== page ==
As a whole, the story keeps moments upbeat when it can, which is great, it continues the tone over from the last two issues in that way. It also advances the story a significant amount more than the previous issue did, and it really dives hard into this wonderful characterization it’s given Kara of this badass who is just so done with anyone and everyone who has it coming. That’s all great, but it’s hard to talk about anything else when it deals with some really, really dark subject material.
More here than the previous titles, I really think the art sells it. I love the designs for these Maypole aliens. They’re short, furry, cat-like creatures who have big eyelashes and wide smiles…but the smiles are filled with pointy, serrated teeth and their wide eyes sneer with hostility and hate. It’s the perfect deign for a race meant to be so two-faced. The decision to make Maypole a very 1950s-ish town fits from a thematic perspective (even if maybe a little too on the nose) and from a very unsettling perspective. This feels like the planet that all the house guests from Get Out came from, and that’s perfect. Nothing is outright horrifying, but the atmosphere is…unsettling.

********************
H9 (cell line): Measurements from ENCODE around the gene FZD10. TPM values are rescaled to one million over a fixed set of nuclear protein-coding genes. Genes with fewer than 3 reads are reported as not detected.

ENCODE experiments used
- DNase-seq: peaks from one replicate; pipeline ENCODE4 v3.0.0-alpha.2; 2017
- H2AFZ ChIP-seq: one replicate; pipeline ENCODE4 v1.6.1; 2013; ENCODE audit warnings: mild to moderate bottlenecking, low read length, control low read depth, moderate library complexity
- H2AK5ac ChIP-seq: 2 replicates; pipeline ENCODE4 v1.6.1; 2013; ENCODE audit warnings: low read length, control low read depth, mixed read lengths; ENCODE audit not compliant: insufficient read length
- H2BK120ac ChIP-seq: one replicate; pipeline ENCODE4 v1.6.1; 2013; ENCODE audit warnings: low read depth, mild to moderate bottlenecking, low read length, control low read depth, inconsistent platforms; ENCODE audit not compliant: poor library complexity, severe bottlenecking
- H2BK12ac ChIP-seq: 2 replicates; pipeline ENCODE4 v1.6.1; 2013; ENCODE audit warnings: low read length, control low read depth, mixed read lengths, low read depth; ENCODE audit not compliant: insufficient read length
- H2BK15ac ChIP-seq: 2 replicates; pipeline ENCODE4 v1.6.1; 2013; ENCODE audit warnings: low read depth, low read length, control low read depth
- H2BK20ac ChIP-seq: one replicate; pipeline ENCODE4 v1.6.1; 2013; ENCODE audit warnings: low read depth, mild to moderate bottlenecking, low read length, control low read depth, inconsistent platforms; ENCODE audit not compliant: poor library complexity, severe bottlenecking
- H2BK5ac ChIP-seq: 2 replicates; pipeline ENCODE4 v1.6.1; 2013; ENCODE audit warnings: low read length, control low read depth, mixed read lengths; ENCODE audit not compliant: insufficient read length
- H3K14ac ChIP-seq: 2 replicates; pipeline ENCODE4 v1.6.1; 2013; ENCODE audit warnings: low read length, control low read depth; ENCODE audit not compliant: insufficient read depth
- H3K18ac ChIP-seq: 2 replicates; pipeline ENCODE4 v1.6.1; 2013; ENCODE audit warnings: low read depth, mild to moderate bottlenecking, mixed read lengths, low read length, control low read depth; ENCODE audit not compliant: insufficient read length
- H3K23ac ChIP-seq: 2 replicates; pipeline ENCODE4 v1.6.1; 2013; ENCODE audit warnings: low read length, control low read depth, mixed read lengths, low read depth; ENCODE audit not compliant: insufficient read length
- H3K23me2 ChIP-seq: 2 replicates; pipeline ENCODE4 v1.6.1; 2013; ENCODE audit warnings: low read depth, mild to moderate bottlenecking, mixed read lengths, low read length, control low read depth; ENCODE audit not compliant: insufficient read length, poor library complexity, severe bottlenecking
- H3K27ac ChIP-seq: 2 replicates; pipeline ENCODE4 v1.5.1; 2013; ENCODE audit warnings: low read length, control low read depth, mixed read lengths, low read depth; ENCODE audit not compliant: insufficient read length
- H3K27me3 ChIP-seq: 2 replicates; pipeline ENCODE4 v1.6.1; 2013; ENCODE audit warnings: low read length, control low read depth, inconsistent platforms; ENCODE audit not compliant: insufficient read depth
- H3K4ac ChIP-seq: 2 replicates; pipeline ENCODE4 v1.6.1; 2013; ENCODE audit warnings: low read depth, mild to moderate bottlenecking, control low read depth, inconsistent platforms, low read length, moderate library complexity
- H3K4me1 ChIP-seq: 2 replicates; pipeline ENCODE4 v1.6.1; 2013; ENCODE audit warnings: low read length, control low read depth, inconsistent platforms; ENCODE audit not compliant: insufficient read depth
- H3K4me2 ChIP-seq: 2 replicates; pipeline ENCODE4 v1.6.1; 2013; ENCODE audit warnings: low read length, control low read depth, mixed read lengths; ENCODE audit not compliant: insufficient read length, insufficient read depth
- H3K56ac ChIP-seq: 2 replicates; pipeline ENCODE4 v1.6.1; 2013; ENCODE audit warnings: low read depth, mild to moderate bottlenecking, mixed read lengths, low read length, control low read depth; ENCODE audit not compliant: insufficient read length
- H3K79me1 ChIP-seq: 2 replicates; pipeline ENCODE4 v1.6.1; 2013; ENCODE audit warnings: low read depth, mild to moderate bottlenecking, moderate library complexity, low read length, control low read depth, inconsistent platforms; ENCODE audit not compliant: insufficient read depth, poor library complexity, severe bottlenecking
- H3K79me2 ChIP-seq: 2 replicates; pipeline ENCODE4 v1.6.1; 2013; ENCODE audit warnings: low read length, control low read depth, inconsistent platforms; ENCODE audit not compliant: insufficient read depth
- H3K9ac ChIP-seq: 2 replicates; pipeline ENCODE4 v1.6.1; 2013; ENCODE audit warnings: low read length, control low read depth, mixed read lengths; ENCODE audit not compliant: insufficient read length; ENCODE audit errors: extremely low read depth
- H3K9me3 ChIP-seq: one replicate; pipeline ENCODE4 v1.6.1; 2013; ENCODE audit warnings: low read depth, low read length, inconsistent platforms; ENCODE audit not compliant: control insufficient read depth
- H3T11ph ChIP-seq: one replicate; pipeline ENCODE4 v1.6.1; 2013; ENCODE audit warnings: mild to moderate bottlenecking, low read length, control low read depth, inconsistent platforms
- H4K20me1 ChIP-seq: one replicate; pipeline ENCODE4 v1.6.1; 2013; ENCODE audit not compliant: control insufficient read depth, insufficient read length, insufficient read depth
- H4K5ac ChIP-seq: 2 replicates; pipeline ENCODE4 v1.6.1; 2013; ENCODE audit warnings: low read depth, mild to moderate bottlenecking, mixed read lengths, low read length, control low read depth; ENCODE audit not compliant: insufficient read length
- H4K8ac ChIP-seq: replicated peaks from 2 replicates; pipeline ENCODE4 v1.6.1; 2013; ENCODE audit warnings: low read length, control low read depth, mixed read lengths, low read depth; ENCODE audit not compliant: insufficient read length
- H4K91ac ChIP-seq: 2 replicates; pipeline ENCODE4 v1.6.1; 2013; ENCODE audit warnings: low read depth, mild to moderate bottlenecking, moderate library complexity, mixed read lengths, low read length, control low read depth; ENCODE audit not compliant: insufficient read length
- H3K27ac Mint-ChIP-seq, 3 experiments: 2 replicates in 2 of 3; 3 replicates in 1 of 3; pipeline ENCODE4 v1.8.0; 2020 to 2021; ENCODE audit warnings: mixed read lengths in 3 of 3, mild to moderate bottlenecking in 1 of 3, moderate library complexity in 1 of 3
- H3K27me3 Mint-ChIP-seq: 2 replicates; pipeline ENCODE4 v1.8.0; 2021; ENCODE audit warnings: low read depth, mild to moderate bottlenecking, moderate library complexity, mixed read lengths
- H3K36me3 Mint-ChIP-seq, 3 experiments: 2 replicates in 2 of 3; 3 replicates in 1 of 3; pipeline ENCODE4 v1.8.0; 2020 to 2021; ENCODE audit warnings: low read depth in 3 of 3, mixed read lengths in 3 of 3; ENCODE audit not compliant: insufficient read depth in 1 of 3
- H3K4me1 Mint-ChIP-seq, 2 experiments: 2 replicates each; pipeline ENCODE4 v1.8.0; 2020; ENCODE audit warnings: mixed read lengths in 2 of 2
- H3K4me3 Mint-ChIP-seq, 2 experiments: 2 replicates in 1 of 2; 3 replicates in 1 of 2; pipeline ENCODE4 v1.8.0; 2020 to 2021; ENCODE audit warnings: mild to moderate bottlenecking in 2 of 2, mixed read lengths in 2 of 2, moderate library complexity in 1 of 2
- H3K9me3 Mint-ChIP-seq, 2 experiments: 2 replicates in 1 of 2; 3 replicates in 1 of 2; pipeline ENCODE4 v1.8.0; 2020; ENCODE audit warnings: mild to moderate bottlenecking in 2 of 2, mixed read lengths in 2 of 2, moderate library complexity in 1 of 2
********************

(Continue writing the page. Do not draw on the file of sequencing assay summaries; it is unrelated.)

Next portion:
And the play with colors is great. Getting into the story the colors blue and purple pop up a lot, and not just in the text, but in the overall art as well. There are many instances where the overall tone of a page can change, and it feeds into the mystery, and it blares this like subconscious alarm that something is wrong.
Blue and purple have been very prevalent in Lopes work already, they’re very serene, fanciful colors…but here they enhance the mystery and I think the moments where purple especially overtakes a panel or pops up in the background are exceptionally clever. I can’t give away a lot more without spoiling the mystery, but it’s not often that color placement really catches me and becomes something truly worth note in a review.
The Bottom Line: This one hits hard. If you’re a seasoned reader, I feel that you might know where the twist is going after about a scene or two, or at least have a very general idea about it, and that might soften the impact of the issue for some but I really hope it doesn’t. The subtext of the issue in terms of ethics isn’t subtle, and personally I think that enhances the terror of it but I’m sure there’ll be some discussion on that as well. Yet, beyond that, I think this is another truly impressive entry in the series, another stellar performance from the entire team, and the bitterest part of the whole affair is that after next month the book will be halfway over. Call me a pessimist, but it’s hard not to see it that way when I truly don’t know where I’m going to go next.
Summary Another stellar, if not sobering, look into the world of Supergirl may leave readers a bit unsettled, but carries a poignant weight not easily dismissed or forgotten.